What does it take to ‘feel at home’ rather than just being ‘housed’?
CIH policy and practice research officer, Yoric Irving-Clarke, writes on his recent speaking engagement at the first anniversary event for a recovery hub for street drinkers in Leicester, where he spoke about the concept of housing and home.
Recently I was asked to speak at the first anniversary celebration event for No. 5 Hill Street in Leicester. Run by Inclusion Healthcare, No. 5 is a recovery hub and safe space for street drinkers and provides therapeutic activities and support, encouraging them to make positive choices about their lifestyles. It’s a brand-new facility in the city centre replacing the Anchor Centre (on Dover Street), following significant investment from the City Council on renovating the building.
And that is, kind of, what I was asked to speak about – what does it take to ‘feel at home’ rather than just being ‘housed’? My key thoughts are summarised in this blog.
I asked the audience to consider the image of the ‘haunted house’ and why it is so powerful? Countless films and TV programmes are based upon hauntings – why is it such an unsettling image? Audience members said that ghosts might be malign or threatening, they move things about when you don’t want them to and perhaps most importantly, they are uninvited – or maybe you are to them?
Either way, that we have control over what happens in our homes is really important.
When I asked directly for words that people associated with ‘home’, people answered ‘safety’, security’, ‘familiarity’, ‘where your family’ are, where you keep things that are important to you and a place that you can exclude others from. These themes are familiar from CIH’s Rethinking Social Housing report, of course. We then spoke about things that can make you feel as if your home isn’t your home – is it possible to be ‘homeless at home’?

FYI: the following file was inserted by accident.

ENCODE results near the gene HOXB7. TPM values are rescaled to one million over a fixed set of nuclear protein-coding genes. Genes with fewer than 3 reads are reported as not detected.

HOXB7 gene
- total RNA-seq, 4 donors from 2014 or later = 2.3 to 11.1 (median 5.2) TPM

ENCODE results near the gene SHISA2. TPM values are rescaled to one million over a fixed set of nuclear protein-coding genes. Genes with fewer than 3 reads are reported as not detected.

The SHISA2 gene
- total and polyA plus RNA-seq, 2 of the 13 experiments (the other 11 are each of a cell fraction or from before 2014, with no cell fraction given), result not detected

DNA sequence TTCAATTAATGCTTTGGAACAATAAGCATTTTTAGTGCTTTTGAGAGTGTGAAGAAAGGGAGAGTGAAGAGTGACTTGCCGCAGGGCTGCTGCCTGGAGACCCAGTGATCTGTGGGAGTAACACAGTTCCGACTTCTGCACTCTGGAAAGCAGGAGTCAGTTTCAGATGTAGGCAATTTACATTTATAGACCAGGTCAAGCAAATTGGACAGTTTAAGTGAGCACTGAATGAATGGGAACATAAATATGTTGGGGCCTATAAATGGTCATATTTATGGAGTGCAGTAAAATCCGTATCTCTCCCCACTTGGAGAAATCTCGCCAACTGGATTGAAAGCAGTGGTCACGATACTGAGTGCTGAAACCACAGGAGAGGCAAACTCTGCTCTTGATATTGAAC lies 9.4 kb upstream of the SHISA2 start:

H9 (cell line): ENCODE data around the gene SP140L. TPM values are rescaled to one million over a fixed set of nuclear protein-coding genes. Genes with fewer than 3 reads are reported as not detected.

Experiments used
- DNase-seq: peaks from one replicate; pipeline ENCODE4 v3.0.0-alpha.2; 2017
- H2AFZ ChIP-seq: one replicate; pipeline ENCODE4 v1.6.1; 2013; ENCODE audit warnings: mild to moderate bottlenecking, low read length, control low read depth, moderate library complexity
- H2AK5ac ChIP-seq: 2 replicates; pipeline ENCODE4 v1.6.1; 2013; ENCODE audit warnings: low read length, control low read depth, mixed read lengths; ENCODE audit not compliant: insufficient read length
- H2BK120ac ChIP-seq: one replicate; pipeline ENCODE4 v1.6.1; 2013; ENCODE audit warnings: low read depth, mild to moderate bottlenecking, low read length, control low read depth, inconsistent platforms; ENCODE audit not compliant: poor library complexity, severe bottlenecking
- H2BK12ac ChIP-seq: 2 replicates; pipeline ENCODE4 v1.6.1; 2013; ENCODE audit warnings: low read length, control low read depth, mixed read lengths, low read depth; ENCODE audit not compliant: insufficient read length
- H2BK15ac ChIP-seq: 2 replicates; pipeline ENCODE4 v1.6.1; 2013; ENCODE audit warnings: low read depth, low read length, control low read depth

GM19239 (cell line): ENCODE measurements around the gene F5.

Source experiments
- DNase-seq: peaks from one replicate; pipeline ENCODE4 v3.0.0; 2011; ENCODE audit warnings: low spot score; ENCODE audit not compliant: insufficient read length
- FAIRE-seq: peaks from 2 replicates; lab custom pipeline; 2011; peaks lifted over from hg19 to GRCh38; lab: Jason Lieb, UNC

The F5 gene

Responses to this question touched on abusive parents, siblings and other domestic abuse, living some distance from friends, family or a familiar place. If someone were able to lift your house from its foundations and place it in another city, would that still be home? Even if it were still your house on the inside? And, conversely, if you were thinking about moving your possessions about in your home, but someone else did it before you had the chance, what would you feel about that? Even if the outcome was the same?
I like to shoehorn off-beat references into these sessions, so I asked them about Harry Potter and his home. At the start of the story Harry lives in the cupboard under the stairs in the house of his Aunt and Uncle. Even though this is Harry’s ‘home’, is it home to him, in any way? Does he ‘belong’ there? Contrast this with Hogwarts where Harry has friends, familiarity and adult role models in Dumbledore, Hagrid and Minerva McGonagall - belonging. Its even worth being at Hogwarts, for Harry, despite the growing presence of Voldemort. And isn’t that what ‘home’ should be? Somewhere we can gather the strength to face the potential malevolence of the world outside?
Home is predictable. We know where things are, we have a routine, our lives are in order. The world is chaotic. When we step outside our home, anything can happen. Home is where we are ‘complacent’ – to be well housed is to not think about it; because there is no need to. Incidentally, I think the moving staircases at Hogwarts represent the possibility for chaos; even in a magic castle, everything is not perfectly ordered.
The point has been made before that when we talk about housing policy, we usually mean how much we should build, what we should build and where. We would do well to consider ‘home’ within these discussions too.